People fascinate me. It must be why I love “people-watching.” (Nothing’s better than a busy airport or a city-center at lunchtime!!)
Celebrities and other “famous” people are especially fascinating to me, simply because of the effect they have on others. I’m amazed by the impact of their endorsements and/or public opinions – how they can sway people and or affect a buying decision, lifestyle choice, or in some cases, a belief.
Lance Armstrong is one of those influential people. He has inspired millions with his comeback story, time and time again; first beating cancer and coming back to win the Tour De France, then repeatedly winning it afterwards, at his age and without the aid of drugs as much of his competition had admitted to leveraging. His repeated denial assured us of his innocence. The tests assured us of his integrity.
It’s all going to change on Thursday in his tell-all interview with Oprah Winfrey. He is supposedly going to admit everything, nothing held back. Finally. After years of lying, denial, and what must have been quite an elaborate cover-up.
And I find myself fascinated….
Why admit to everything now? Why did he fight it so vehemently for years up until now? Was it worth it, or was the burden simply too heavy to carry? How could he look in the mirror or sleep soundly at night, knowing his words and actions were so blatantly fraudulent? What are the implications to his charitable Livestrong organization, or for his children?
I wonder what Oprah will ask. I wonder how he’ll respond.
And I wonder how the world will respond too. How will people react?
I’m sure some will throw Armstrong under the proverbial bus and back it up a few times for good measure. (Isn’t it odd how some people enjoy seeing others fail?) I’m sure some will give him grace, knowing we all make mistakes (over and over and over, though we may try…)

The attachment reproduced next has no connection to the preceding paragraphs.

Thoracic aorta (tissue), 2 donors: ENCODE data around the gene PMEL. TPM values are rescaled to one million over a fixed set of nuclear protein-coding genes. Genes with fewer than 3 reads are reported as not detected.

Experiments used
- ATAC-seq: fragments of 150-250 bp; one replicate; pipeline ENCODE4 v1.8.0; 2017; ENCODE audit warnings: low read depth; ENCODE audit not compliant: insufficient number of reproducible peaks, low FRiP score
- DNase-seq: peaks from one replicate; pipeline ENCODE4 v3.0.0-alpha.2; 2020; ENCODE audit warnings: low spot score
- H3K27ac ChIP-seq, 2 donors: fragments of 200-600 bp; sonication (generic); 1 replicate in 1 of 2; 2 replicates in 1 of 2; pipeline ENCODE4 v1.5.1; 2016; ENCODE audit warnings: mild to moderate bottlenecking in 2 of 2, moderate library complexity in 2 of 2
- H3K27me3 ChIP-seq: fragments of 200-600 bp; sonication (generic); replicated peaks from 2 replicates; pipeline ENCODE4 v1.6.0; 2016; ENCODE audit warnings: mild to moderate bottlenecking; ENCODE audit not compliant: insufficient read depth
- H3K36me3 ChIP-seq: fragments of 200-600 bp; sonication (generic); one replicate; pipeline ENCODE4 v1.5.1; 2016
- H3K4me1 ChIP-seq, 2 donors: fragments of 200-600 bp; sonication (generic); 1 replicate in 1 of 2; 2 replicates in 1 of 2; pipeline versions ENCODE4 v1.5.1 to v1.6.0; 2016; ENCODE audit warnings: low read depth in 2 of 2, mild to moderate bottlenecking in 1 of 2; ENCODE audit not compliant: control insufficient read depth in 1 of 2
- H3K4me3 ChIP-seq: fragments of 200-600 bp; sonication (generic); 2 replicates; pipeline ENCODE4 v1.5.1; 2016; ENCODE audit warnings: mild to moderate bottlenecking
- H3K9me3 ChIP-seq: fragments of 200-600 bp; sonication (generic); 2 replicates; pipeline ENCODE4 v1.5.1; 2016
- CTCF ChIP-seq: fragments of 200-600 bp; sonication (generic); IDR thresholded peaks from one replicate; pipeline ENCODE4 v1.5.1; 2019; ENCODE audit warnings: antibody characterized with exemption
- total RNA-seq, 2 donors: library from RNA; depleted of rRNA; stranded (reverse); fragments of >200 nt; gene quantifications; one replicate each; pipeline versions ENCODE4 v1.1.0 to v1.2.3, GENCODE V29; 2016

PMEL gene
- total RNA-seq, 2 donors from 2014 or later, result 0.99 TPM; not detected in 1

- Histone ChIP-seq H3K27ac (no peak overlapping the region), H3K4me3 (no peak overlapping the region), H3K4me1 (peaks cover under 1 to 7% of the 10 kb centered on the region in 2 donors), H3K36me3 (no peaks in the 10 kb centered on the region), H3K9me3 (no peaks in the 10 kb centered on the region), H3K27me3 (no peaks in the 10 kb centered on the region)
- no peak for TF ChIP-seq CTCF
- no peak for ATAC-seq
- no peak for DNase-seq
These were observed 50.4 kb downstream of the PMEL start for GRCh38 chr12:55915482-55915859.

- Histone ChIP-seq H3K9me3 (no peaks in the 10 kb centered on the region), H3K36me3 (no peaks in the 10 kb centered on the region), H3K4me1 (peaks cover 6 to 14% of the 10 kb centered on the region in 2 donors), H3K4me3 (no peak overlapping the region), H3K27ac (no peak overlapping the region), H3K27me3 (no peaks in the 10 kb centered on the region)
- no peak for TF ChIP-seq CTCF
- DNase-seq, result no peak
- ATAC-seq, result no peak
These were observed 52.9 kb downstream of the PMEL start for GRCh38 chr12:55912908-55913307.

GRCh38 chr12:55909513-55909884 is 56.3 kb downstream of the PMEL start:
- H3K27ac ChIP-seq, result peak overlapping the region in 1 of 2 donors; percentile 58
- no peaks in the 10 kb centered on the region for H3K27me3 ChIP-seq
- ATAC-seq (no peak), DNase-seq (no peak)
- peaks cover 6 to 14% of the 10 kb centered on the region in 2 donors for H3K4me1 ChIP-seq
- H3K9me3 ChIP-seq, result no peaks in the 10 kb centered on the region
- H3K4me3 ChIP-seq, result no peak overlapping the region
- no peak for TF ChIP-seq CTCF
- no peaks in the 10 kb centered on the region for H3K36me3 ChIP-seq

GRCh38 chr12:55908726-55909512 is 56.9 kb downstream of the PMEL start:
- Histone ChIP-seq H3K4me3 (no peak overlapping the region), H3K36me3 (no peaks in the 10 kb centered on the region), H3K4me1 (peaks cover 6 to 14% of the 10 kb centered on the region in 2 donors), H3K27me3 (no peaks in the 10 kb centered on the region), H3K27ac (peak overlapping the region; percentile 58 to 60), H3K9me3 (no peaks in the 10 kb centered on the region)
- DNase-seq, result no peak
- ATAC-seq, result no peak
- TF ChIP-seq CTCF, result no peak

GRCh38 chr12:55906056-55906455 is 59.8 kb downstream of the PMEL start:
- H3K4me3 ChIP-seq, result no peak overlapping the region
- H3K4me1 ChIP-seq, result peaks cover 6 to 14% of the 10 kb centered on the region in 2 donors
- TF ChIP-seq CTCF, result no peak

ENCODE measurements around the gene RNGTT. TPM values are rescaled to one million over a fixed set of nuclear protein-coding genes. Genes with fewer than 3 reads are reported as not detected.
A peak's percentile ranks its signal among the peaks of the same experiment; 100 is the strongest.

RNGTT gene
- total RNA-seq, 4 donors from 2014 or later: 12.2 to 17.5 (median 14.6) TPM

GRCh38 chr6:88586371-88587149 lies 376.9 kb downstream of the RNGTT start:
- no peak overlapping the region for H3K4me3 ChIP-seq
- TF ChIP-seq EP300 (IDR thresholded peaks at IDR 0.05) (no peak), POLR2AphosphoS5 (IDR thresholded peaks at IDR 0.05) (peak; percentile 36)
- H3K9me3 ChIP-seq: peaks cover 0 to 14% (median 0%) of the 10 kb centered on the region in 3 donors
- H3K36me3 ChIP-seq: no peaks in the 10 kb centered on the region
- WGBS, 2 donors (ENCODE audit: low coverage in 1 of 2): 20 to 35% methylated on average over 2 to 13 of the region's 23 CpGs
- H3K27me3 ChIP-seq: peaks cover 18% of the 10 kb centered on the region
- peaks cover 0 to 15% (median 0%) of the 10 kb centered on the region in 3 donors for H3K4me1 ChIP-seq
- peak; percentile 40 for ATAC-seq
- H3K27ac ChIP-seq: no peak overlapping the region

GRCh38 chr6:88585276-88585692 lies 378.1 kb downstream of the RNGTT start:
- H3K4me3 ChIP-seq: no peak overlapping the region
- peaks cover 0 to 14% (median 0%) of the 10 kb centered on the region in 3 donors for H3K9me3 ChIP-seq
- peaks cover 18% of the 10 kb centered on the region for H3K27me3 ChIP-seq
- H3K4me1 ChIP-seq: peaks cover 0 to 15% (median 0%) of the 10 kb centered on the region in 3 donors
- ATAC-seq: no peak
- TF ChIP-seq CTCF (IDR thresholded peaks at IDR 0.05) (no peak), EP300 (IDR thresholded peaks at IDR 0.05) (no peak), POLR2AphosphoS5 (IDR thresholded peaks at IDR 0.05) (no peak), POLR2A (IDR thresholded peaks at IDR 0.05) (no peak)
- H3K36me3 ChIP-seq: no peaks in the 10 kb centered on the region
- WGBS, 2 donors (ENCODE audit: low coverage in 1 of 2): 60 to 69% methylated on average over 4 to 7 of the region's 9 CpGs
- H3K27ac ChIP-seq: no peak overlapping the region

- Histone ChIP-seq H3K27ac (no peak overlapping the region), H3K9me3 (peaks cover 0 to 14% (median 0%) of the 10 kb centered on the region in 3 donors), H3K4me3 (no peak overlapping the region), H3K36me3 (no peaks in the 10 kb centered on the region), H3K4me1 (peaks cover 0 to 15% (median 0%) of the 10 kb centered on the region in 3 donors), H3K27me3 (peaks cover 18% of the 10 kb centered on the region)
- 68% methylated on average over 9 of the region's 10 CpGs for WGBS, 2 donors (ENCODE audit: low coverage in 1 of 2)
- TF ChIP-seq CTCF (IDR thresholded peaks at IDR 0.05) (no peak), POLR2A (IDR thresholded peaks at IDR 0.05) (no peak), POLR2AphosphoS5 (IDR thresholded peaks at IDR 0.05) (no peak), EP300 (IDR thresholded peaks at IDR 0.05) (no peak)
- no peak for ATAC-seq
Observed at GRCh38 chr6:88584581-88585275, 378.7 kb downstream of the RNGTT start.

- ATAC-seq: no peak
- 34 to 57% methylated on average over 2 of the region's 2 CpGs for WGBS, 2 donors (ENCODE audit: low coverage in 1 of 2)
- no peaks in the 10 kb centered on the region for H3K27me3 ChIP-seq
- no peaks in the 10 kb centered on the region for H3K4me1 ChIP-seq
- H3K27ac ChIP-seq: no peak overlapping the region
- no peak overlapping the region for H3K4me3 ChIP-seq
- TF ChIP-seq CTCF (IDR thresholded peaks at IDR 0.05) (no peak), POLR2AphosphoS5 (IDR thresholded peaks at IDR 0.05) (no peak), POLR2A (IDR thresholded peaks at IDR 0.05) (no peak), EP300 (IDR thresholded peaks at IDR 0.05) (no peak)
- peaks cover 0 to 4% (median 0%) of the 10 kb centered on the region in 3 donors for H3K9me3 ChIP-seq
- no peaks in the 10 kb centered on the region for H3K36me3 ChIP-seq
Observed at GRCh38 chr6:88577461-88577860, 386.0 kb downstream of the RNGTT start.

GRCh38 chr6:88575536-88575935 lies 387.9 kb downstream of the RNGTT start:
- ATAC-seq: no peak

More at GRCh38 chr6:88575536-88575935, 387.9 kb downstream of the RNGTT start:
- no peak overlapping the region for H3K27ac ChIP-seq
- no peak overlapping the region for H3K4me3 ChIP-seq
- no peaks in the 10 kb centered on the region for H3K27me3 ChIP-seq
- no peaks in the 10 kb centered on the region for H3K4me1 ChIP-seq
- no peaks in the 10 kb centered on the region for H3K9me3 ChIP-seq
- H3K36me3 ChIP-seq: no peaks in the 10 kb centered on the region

One thing I think we can all do is withhold our judgment (what good does that do, anyway?) and simply learn from watching his experience. I’m not sure we’ll ever really know all the details, but are they even necessary at this point?
What we can all take away from this is a great lesson: the truth always finds its way out.
Three things cannot be long hidden: the sun, the moon and truth. ~Buddha
Truth is the foundation of trust. Trust is the glue of relationships. Relationships are at the crux of leadership. One cannot be a great leader without speaking, living, and respecting truth. It’s simply not possible, because truth will eventually come out, and then the dominoes will begin to fall.
Perhaps this situation with Armstrong will inspire people to embrace truth more fully. Maybe people will become more comfortable with their flawed humanness. Possibly, some will bring admissions of their own forward, before things get too far. Others may diminish the embellishments and embrace real honesty and transparency in their communication and actions.
What about you? How can you embrace truth more fully? How can you lead others to be more comfortable with truth? What can you do to take something positive from this “people-watching” experience?